Finding a good B&M can be difficult. In the scooter business, shops tend to come and go with regularity. So it's best to ask around and see if your friends have bought from one and what kind of an experience they had. Look them up in the local BBB and see how long they've been in business. See how it feels when you go in the shop, you can generally tell if a business is stable by what the shop looks like and how the people treat you. If the place looks shabby with just a few scooters and some cardboard cut outs set up, be suspicious.
B&M's are going to cost more, they have overhead, it's that simple. So how do you know what to pay? Well, a good place to start is look up the scooter you're interested in on resources such as Kelley Blue Book. It will give you a ballpark figure in dealing with the salesman. Yes, some dealerships are just like some car dealerships, they set the price high and you're supposed to argue them down. Some people enjoy this, to others it is like a colonoscopy; but at least for most of those you're unconscious. Others are very straight forward and set a firm, fair price. Again, you should ask around.
Like any online buying experience, it can be a jungle. Online dealers come and go much more frequently than B&M's. It doesn't take a great deal of capital to set up what's called a drop ship business. They need a warehouse, a supplier, telephones, and an internet connection. Obviously they can sell much more inexpensively since their overhead is much less. Be wary though, like any online seller,they can make exaggerated statements. One common practice is to say the scooter normally sells for a huge amount, but it's on sale for much less. Obviously the sale price is the regular price. Be cautious of add ons with some sellers; they will charge for warranty (see below), shipping, insurance, etc. Some B&M dealers also will ship to you, they generally charge a little more but the prepping is better.
Drop dealers can get crates of scooters right from the Chinese supplier, and ship them to you without opening them.These dealers often crow on their web sites about how the scooter is assembled, started, and ridden before being shipped to you. Yes they are, over in China, and then disassembled, put in a crate, possibly stored for a while, then shipped overseas to the drop ship seller, and finally sent to you. You then have to do a great deal of assembly including putting on the front wheel (not fun), mirrors, fairing, prepping and installing the battery, changing all the fluids, and getting it to start. Some dealers WILL assemble and prep before shipping to you; some of them charge extra for this, with some it's included in the price. So do some research, make some notes (you can use word pad, you don't have to actually touch a pen), call them, ask questions, take your time, impulse buying is where the big mistakes are made.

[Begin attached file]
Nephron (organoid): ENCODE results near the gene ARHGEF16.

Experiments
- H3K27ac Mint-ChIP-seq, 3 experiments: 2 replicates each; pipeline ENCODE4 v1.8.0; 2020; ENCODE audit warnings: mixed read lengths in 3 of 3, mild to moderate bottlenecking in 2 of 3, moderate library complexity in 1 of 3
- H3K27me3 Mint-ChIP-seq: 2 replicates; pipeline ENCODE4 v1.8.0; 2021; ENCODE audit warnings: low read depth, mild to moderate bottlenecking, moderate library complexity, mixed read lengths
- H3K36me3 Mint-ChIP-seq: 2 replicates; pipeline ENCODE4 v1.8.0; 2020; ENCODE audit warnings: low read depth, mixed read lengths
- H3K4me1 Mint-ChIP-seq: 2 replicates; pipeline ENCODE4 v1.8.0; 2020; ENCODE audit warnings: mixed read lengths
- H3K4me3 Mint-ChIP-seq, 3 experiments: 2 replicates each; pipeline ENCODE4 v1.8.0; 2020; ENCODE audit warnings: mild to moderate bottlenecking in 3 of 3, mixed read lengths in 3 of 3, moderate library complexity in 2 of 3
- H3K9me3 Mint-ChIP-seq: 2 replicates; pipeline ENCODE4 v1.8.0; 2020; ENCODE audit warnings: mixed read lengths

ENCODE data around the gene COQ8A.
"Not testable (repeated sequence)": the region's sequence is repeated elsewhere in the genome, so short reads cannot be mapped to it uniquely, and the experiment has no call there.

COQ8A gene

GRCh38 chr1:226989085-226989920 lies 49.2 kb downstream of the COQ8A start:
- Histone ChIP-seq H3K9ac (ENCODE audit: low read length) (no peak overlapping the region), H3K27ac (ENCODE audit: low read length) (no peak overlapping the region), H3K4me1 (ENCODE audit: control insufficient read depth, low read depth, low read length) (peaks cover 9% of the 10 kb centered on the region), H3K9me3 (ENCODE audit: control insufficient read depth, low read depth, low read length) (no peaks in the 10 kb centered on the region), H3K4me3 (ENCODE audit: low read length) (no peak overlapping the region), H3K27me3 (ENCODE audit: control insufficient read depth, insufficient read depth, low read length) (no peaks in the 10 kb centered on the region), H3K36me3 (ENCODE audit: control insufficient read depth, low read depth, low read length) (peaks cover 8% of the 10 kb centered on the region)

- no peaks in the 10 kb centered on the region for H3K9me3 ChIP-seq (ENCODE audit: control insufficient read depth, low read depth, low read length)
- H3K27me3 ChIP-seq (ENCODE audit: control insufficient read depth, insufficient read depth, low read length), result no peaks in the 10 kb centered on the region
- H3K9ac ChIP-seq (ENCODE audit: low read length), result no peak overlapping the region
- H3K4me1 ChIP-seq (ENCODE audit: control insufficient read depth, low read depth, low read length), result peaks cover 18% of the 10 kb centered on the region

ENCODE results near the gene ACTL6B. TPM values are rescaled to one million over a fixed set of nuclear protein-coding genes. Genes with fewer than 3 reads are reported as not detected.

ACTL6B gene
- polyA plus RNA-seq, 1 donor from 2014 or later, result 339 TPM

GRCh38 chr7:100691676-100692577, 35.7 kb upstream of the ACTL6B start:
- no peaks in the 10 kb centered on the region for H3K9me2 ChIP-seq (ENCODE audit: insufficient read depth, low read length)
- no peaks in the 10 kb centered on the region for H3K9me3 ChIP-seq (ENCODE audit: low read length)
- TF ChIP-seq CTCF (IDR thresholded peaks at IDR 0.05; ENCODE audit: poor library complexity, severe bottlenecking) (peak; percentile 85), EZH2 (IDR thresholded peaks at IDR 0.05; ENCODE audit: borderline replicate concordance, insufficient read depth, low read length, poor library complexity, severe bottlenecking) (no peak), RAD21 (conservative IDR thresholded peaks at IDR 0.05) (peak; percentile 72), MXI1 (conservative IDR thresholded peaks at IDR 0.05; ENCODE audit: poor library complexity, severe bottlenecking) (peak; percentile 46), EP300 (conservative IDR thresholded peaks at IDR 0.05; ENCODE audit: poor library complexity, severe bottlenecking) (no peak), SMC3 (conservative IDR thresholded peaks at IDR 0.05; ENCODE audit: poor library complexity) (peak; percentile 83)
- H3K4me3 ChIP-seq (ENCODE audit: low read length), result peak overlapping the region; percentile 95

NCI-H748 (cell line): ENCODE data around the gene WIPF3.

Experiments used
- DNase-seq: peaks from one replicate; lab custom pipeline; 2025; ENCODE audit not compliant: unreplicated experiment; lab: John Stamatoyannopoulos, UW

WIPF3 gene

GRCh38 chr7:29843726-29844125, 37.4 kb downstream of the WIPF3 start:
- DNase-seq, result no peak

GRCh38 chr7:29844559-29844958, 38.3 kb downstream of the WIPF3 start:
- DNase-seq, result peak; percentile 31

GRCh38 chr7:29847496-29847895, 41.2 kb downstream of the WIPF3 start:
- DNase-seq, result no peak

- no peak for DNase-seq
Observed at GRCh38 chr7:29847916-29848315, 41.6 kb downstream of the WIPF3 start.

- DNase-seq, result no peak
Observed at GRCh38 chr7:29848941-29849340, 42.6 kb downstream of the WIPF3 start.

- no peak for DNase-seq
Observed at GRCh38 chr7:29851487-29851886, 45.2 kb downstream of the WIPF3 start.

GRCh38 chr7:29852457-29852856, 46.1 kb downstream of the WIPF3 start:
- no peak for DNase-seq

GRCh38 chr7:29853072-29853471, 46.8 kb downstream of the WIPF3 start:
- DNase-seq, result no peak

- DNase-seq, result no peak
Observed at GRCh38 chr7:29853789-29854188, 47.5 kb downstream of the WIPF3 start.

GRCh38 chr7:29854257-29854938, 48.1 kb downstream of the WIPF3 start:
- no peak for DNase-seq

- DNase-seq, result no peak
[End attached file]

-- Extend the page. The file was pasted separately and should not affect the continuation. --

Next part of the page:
One more thing that needs to be touched on about online dealers is the warranty. Read the warranty on the web site VERY carefully so that you know what you're getting into. Most of the time the warranty is PARTS ONLY! This means that if something breaks,you have to determine what is wrong, take it off the scooter, and send it back to the online dealer so they can determine if in fact they feel it needs to be replaced. Often, you pay all the shipping. If you're not mechanically inclined and know how to turn a wrench, you better make sure there's a scooter mechanic in your area that will work on your scooter. Scooter mechanics are rare so make sure you know what your local stuation is like. More often than not, the dealers who sell Japanese and Taiwanese scooters will turn up their noses at a Chinese scooter and refuse to work on them. So again, make sure you know what you're getting into.
This can be a good way to get an inexpensive scooter. You can find them in your area through Craigslist, newspaper, Trader's Helper, and neighbors that are sick of the scooter in their garage that they bought for Elmo who soon lost interest in it because he actually had to go outside. Once again, see what it is and look it up in Kelley's so you know where to begin. See if it is in working order, check if it needs repairs, and VERY important: make sure it has a title and tag! People often find they buy an inexpensive scooter with no papers and they can't get a license plate at the DMV. One way to check the manufacturing quality of the scooter, and at a B&M shop, is to use the following checklist:
Generally, the cheaper manufacturers will try to cut corners with the above issues.
I hope this doesn't scare you off, Chinese scooters can be an inexpensive and fun experience, especially if you, or someone close to you, has a little mechanical know how.